Date
19 November 2017
China's steel exports rose 59 percent to 82.1 million tons in 2014, the biggest volume of steel exported by any country this century. Photo: Bloomberg
China's steel exports rose 59 percent to 82.1 million tons in 2014, the biggest volume of steel exported by any country this century. Photo: Bloomberg

China steel exports stir up trade conflicts

China’s massive steel-making industry is flooding the world with exports, prompting steel producers around the world to seek government protection from falling prices, the Wall Street Journal reported.

The oversupply is fueling conflicts with trade partners, including the European Union, South Korea and India, the newspaper said.

It has triggered a wave of layoffs in the United States, the world’s second-biggest steel consumer. American steel producers such as US Steel Corp. and Nucor Corp. are seeking political support for anti-dumping tariffs on Chinese imports.

China’s steel exports rose 63 percent to 9.2 million tons in January from a year earlier.

In 2014, the country exported 82.1 million tons, up 59 percent from the previous year and the biggest volume of steel exported by any country this century, the report said. But this year’s exports could easily surpass that, it added.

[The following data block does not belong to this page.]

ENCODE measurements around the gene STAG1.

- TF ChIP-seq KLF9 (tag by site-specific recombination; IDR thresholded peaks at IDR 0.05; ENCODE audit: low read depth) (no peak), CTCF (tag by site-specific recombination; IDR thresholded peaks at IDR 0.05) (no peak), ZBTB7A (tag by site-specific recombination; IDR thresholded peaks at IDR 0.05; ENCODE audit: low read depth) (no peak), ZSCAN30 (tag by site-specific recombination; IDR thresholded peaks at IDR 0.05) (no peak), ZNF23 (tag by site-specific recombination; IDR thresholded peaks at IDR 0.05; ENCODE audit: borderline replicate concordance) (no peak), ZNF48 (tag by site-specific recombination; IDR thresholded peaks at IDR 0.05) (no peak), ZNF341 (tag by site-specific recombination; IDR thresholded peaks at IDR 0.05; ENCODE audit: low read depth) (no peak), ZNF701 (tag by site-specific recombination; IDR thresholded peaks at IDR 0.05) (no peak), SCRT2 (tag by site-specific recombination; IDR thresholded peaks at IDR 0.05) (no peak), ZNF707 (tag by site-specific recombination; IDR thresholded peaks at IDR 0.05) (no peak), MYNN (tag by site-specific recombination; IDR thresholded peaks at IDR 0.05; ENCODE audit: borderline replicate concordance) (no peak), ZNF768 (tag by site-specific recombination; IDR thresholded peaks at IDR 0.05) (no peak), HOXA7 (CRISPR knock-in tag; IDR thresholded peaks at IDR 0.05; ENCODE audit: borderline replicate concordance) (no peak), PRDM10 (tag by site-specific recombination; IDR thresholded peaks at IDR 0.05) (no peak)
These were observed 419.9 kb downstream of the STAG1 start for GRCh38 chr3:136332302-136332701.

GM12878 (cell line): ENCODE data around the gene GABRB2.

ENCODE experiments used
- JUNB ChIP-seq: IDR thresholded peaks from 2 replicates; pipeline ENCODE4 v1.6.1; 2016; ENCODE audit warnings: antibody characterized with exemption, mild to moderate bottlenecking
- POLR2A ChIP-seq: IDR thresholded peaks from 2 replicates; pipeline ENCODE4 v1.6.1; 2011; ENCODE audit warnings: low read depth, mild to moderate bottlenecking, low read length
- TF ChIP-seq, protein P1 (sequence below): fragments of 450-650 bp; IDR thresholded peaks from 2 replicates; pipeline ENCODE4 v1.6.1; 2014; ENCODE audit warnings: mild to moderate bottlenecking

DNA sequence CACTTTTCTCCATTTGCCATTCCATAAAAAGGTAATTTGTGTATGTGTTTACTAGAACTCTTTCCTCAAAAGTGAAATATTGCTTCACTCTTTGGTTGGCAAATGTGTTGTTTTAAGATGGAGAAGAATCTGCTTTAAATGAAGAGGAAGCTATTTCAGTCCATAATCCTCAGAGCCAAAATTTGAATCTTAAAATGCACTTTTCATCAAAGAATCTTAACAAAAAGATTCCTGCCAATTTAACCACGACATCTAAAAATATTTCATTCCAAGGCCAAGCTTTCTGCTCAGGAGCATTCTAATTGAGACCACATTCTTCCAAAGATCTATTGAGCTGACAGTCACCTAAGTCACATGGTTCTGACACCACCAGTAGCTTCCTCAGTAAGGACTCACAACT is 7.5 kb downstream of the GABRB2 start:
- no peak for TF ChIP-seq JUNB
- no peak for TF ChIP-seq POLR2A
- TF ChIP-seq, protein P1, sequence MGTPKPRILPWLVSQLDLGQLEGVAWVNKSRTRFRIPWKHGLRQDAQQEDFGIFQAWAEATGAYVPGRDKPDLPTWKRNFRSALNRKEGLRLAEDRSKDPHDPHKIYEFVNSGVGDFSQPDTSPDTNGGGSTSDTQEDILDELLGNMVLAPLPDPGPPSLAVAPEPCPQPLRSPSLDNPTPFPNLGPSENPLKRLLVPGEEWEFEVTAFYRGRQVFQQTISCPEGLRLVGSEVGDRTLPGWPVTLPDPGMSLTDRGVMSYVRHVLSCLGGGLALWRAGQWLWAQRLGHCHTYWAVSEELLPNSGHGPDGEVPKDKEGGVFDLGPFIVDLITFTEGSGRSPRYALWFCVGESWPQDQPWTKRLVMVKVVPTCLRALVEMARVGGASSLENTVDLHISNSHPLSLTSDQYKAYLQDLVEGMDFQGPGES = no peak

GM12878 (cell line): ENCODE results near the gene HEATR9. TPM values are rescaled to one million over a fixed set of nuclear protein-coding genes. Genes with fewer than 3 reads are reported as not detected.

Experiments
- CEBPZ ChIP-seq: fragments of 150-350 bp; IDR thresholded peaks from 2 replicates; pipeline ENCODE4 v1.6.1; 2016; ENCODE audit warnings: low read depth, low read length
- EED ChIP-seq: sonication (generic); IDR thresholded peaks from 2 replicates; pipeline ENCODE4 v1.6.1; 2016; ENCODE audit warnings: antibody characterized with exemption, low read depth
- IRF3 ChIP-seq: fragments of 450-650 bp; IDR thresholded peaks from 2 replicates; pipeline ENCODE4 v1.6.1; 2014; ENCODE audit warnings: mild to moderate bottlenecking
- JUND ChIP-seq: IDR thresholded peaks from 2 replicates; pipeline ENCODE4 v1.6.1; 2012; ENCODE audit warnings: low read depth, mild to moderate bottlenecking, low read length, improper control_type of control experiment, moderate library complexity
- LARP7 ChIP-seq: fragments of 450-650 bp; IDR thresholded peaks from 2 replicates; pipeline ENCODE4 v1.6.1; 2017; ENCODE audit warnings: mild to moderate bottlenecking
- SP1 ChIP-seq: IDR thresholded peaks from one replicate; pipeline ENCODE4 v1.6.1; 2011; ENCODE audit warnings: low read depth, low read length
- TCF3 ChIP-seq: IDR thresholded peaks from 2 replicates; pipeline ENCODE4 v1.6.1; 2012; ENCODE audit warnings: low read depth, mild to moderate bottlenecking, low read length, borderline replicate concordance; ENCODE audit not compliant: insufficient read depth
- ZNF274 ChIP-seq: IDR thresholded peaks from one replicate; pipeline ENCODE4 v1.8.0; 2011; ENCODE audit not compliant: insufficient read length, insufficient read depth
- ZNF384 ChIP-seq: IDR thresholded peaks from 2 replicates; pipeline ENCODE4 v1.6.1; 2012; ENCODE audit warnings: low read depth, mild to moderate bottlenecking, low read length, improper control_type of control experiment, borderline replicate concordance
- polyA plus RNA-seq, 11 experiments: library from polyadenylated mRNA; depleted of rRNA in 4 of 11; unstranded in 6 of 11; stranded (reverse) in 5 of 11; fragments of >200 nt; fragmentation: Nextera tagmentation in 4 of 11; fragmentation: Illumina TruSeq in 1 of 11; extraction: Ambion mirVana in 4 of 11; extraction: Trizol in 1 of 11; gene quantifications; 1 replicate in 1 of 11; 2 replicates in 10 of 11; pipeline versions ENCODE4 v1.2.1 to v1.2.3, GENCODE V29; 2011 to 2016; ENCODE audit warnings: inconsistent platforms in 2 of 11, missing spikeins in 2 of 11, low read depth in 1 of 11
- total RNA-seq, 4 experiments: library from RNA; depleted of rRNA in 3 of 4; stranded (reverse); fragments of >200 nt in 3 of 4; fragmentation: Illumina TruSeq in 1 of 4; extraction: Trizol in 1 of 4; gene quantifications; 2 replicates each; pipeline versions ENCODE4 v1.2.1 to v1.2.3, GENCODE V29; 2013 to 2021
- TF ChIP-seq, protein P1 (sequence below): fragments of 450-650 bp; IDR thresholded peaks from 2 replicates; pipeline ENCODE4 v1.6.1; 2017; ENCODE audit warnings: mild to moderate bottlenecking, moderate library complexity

China produces as much steel as the rest of the world combined—more than four times the peak US production in the 1970s.

But as China’s economic growth slows, its excess steel output is finding its way overseas.

Steel use in China rose by just 1 percent last year and the growth is expected to slow further to 0.8 percent in 2015, according to the World Steel Association, amid a slump in the country’s property market.

However, Chinese mills have yet to slow down in their production, which is supported by a fall in the price of iron ore, the main ingredient in making steel.

The state-backed China Iron and Steel Association, which used to consider other countries’ bid to slow down Chinese exports as “protectionist”, now acknowledges the need to tame its production amid the oversupply, the newspaper said.

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CG

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